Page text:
Los Angeles County is opening a new front in the war on poverty, offering $1,000 a month for the next three years to 1,000 people in its poorest neighborhoods, housed or unhoused, citizens or not, to spend however they see fit.
In the country’s most populous county, where 25% of the children live in poverty, the guaranteed income program, named “Breathe,” is the largest, longest-lasting one yet in the United States.
It’s funded by 2021’s federal American Rescue Plan Act. Attached to it is a confidential research component, funded by The California Endowment, seeking a “sweet spot” of maximum effectiveness for future programs.
Applications open March 31 and close April 13.
“Apply, apply, apply!” County Supervisor Holly Mitchell said at a press briefing March 21, hosted by the county and Ethnic Media Services.
Mitchell was joined by fellow Supervisor Sheila Kuehl, Dr. Robert Ross, CEO of The California Endowment, Carrie Miller, of the county’s Poverty Alleviation Initiative, and University of Pennsylvania researcher Stacia West.
Like any government assistance program, there are eligibility requirements, but speakers at the briefing emphasized their hope to “flip the script” of shaming and patronization that has characterized too many well-intentioned programs before.
“We are pushing the envelope,” Mitchell said, describing the “vast, broad” cross-section of eligible applicants, and the trust that they will know best how to use the money — “whether it’s quitting that second part-time job so they can help children with homework after school, or hiring tutors to help their kids address the learning gap of the past two years.
“If it’s a trip to the San Diego Zoo, that’s ok too, because we all know what those cultural experiences mean for kids in their overall health and well-being. We are trusting these individuals to know what’s best for them and that they’ll spend it in a way to help themselves out of poverty. That’s the whole point.”
“This is the kind of daring, innovative, disruptive leadership one gets to see when women are in charge in this country,” Ross said.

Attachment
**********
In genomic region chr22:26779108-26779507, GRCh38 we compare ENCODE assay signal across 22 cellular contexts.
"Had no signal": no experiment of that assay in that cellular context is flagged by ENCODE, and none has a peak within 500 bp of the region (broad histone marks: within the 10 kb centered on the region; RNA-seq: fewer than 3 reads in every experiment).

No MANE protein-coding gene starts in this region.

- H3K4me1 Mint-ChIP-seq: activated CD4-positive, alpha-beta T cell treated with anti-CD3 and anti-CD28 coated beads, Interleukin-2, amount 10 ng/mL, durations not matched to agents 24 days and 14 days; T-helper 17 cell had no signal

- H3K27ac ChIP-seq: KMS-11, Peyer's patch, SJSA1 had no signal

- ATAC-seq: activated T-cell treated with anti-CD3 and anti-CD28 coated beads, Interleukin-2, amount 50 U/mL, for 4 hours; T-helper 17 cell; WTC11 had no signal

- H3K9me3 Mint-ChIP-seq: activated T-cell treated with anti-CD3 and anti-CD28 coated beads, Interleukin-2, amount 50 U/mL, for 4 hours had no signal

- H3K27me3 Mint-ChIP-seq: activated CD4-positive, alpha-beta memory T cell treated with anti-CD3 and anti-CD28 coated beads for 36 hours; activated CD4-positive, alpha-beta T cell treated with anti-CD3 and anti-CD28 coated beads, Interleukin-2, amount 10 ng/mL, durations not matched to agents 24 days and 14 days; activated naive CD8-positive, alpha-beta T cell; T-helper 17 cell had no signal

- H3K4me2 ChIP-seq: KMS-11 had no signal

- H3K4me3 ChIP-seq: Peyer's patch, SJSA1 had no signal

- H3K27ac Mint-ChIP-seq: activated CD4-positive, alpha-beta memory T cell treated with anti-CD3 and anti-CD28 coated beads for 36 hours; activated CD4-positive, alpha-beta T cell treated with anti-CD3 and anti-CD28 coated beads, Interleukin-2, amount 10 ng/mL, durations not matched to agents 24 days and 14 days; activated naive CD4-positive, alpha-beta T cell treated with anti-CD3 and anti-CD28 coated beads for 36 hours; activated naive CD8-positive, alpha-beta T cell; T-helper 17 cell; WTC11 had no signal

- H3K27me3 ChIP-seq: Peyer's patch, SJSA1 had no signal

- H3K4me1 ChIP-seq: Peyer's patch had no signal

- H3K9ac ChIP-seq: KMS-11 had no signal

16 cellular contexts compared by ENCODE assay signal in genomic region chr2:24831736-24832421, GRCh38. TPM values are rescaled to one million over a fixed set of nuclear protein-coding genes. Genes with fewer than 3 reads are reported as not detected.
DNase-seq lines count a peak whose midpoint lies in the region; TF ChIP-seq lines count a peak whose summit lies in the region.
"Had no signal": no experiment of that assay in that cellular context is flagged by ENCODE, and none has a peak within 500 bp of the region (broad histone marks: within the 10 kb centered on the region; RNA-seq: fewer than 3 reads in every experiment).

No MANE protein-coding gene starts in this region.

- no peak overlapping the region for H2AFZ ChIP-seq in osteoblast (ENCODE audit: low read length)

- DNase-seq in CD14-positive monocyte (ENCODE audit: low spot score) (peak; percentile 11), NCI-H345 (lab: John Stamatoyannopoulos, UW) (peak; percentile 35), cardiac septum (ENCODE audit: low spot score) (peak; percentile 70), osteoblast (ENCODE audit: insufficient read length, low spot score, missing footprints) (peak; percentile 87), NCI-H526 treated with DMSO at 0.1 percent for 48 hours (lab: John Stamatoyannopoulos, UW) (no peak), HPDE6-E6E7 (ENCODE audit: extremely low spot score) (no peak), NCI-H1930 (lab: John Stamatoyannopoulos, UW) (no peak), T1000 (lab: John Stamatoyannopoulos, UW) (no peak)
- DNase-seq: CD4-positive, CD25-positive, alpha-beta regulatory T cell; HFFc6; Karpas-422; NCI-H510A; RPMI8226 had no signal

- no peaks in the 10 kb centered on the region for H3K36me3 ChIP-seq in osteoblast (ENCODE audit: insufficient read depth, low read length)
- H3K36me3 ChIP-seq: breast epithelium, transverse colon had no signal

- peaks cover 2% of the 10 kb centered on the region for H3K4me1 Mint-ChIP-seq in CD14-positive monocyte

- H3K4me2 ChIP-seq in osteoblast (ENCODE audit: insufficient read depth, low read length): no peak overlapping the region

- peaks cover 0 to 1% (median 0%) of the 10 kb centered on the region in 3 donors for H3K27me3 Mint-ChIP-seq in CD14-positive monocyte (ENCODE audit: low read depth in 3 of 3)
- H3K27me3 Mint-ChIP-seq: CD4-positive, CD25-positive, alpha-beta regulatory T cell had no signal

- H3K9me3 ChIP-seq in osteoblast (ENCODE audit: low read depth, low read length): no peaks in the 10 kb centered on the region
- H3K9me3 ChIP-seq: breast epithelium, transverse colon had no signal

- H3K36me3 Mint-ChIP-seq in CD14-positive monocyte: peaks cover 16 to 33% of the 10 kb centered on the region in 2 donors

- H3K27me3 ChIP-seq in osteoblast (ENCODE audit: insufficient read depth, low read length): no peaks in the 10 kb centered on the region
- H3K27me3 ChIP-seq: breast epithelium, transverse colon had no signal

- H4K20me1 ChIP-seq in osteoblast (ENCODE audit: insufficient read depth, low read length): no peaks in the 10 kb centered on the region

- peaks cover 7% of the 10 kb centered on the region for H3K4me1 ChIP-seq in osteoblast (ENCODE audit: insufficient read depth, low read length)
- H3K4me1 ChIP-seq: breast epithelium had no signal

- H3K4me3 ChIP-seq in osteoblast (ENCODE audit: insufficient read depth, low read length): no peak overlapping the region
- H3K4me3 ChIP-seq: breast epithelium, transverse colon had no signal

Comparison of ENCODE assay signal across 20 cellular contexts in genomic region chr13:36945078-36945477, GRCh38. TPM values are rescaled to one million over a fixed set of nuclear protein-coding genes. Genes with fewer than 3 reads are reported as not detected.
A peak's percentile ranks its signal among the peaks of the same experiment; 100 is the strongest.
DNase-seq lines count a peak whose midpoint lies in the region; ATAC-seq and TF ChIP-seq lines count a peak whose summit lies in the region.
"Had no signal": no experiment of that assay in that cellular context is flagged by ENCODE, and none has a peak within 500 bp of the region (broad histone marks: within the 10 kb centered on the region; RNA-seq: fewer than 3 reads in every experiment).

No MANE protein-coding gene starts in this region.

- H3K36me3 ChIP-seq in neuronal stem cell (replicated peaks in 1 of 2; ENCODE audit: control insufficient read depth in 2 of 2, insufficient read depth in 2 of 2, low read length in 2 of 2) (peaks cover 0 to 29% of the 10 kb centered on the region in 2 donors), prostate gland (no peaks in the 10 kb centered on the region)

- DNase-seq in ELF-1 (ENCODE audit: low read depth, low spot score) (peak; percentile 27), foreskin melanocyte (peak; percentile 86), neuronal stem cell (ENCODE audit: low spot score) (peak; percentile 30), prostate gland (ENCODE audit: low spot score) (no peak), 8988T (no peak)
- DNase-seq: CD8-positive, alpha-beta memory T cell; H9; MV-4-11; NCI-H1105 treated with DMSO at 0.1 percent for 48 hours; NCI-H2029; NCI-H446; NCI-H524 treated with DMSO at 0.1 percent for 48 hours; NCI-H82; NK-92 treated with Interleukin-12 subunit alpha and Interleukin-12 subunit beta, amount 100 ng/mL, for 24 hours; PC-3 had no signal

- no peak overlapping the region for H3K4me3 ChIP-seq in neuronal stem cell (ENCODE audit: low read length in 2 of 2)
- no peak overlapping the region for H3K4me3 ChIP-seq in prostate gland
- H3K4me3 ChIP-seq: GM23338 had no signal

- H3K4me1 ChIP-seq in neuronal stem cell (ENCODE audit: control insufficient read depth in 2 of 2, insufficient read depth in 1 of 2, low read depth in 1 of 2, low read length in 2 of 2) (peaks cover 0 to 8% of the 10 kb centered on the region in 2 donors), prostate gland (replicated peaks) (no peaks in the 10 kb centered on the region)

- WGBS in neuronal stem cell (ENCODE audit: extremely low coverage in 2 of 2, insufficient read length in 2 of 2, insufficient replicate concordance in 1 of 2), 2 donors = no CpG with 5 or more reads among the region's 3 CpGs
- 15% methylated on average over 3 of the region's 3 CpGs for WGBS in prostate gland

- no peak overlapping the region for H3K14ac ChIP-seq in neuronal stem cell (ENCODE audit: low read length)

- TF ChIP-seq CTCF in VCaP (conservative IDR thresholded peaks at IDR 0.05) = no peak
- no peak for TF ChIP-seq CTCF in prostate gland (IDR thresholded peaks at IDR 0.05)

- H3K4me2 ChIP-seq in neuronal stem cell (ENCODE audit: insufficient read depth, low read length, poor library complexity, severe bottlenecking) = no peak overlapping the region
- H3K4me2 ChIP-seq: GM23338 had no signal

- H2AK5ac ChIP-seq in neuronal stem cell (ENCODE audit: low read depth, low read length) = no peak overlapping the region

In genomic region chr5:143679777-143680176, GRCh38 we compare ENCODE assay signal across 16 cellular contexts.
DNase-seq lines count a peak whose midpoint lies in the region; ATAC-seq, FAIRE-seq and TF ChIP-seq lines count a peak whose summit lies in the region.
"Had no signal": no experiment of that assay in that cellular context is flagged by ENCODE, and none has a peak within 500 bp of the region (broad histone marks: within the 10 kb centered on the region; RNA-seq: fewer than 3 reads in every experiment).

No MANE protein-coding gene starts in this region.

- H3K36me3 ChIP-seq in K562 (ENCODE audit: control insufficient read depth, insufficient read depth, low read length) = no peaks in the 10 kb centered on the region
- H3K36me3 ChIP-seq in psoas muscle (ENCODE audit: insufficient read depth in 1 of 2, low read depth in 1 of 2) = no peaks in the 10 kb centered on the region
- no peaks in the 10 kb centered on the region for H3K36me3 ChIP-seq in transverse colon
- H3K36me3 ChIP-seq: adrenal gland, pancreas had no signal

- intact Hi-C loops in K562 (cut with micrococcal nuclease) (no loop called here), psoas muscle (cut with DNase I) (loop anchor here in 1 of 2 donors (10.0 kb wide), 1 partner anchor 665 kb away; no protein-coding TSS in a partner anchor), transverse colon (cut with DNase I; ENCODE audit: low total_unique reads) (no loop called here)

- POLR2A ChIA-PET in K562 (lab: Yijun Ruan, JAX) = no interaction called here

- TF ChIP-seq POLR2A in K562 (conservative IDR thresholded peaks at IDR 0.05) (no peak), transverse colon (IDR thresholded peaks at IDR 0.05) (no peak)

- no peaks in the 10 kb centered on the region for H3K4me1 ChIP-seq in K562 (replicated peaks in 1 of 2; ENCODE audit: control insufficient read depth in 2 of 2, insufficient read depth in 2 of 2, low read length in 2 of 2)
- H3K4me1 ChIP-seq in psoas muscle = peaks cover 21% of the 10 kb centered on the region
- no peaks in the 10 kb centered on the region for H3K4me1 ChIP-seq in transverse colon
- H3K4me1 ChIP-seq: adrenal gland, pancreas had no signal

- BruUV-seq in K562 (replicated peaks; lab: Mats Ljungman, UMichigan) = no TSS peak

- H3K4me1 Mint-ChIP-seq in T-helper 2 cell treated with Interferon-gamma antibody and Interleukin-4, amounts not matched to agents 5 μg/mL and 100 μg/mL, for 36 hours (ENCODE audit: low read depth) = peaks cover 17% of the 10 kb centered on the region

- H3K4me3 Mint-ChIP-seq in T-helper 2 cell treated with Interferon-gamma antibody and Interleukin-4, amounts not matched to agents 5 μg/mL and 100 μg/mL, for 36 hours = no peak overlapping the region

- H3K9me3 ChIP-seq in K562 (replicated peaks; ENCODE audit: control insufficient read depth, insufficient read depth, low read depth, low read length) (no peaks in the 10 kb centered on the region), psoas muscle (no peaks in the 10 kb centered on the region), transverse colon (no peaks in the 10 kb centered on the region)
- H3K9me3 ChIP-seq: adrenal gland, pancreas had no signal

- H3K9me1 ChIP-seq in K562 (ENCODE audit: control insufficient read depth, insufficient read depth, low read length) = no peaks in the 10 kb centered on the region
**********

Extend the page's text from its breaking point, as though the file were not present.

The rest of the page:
Of those who meet the program’s requirements, 1,000 individuals will be randomly chosen for those monthly tax-free debit-card disbursements.
But for the research component of this pilot project, both those 1,000 and others not chosen will be asked to participate in confidential, twice-annual surveys and interviews by West’s University of Pennsylvania researchers and provided gift cards for their time and trouble.
The information they give will be kept confidential from local staff, said West, who is currently running 31 studies of guaranteed income programs across the country.
The primary model cited for Breathe was in Stockton, where former Mayor Michael Tubbs initiated a program that provided $500 a month for a year. That and similar programs have all been well reviewed.
“Across the country, guaranteed income has already proven to reduce poverty, improve the long-term well-being of families and give residents living on the edge of a fiscal cliff the support they need to breathe a little easier,” Mitchell said.
“This helps the whole community,” Supervisor Kuehl said. “When families do well, their whole neighborhood, their whole community is shown to do better as well. When they have room to breathe, they’re more able to positively contribute to the community.”
“We know that poverty is bad for your health.” Ross noted, explaining why, as leader of California’s largest health foundation, he would be supportive of a guaranteed income pilot program.
“If you want to predict someone’s life expectancy, ask them for their zip code,” he said, for that and “their health status based on issues of poverty and housing and transportation, clean air and clean water and those kinds of things. So that’s why we’re involved.”
The link to apply online can be found at breathe.lacounty.gov, or in Spanish at respire.lacounty.gov. The site includes income eligibility limits for different household sizes and a feature that allows you to tell if your address is within one of the target communities.
Besides English, the online application can be completed in another 20 languages, and oral translations into another 30 will also be available.
Besides online, people can call the community organization SBCC (Strength Based Community Change) at (213) 342-1003 or visit one of 49 drop-in centers, which are listed on the program’s website for help in applying.
Organizers hope the research will help determine the “sweet spot” at which such programs — national policy in some countries, but still rare in the United States — can best break what Mitchell described as “the systemic inequities and structural racism that help perpetuate poverty and have led to many of our communities being unable to build generational wealth.”
“In my heart of hearts, I hope that this program will help inform federal, state, and local policy around our requirements for entitlement programs,” she said.